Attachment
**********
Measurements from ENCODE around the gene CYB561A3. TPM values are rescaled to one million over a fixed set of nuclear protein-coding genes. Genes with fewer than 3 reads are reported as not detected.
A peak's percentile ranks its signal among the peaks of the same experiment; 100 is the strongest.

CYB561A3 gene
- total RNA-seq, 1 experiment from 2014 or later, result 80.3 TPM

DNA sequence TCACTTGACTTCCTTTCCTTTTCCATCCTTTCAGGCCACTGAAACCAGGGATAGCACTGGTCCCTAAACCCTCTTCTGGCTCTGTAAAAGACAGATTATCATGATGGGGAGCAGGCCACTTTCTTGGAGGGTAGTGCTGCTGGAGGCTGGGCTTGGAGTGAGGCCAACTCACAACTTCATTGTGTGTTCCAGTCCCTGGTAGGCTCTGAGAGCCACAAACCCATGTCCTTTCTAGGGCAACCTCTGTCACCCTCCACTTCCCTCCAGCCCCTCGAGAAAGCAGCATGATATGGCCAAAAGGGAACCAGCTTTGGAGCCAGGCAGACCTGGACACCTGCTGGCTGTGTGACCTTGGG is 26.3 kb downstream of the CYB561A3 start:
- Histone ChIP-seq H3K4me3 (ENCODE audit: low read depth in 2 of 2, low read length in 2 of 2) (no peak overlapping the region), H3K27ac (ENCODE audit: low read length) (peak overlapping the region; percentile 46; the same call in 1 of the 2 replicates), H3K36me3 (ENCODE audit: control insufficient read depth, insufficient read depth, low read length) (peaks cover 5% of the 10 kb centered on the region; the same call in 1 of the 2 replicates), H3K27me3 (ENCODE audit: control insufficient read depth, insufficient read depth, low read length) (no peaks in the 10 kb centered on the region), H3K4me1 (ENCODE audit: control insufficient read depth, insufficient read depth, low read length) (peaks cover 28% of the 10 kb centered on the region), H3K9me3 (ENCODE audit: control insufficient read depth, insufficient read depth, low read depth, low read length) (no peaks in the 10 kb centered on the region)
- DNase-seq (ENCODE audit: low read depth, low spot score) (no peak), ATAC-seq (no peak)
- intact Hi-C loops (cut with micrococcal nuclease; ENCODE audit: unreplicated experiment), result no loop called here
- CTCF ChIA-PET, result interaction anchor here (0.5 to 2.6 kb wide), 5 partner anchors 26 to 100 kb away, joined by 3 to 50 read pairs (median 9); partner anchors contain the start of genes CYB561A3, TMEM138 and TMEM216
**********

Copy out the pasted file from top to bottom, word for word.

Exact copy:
Measurements from ENCODE around the gene CYB561A3. TPM values are rescaled to one million over a fixed set of nuclear protein-coding genes. Genes with fewer than 3 reads are reported as not detected.
A peak's percentile ranks its signal among the peaks of the same experiment; 100 is the strongest.

CYB561A3 gene
- total RNA-seq, 1 experiment from 2014 or later, result 80.3 TPM

DNA sequence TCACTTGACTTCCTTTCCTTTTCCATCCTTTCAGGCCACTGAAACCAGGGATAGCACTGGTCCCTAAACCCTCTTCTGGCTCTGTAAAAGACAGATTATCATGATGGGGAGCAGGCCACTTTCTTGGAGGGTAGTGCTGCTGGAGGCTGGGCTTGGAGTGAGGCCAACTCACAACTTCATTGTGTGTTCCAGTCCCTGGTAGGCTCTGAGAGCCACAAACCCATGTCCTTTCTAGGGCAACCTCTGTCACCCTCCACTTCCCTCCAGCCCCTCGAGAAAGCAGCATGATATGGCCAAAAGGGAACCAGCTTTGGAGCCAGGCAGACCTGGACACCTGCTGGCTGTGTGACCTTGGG is 26.3 kb downstream of the CYB561A3 start:
- Histone ChIP-seq H3K4me3 (ENCODE audit: low read depth in 2 of 2, low read length in 2 of 2) (no peak overlapping the region), H3K27ac (ENCODE audit: low read length) (peak overlapping the region; percentile 46; the same call in 1 of the 2 replicates), H3K36me3 (ENCODE audit: control insufficient read depth, insufficient read depth, low read length) (peaks cover 5% of the 10 kb centered on the region; the same call in 1 of the 2 replicates), H3K27me3 (ENCODE audit: control insufficient read depth, insufficient read depth, low read length) (no peaks in the 10 kb centered on the region), H3K4me1 (ENCODE audit: control insufficient read depth, insufficient read depth, low read length) (peaks cover 28% of the 10 kb centered on the region), H3K9me3 (ENCODE audit: control insufficient read depth, insufficient read depth, low read depth, low read length) (no peaks in the 10 kb centered on the region)
- DNase-seq (ENCODE audit: low read depth, low spot score) (no peak), ATAC-seq (no peak)
- intact Hi-C loops (cut with micrococcal nuclease; ENCODE audit: unreplicated experiment), result no loop called here
- CTCF ChIA-PET, result interaction anchor here (0.5 to 2.6 kb wide), 5 partner anchors 26 to 100 kb away, joined by 3 to 50 read pairs (median 9); partner anchors contain the start of genes CYB561A3, TMEM138 and TMEM216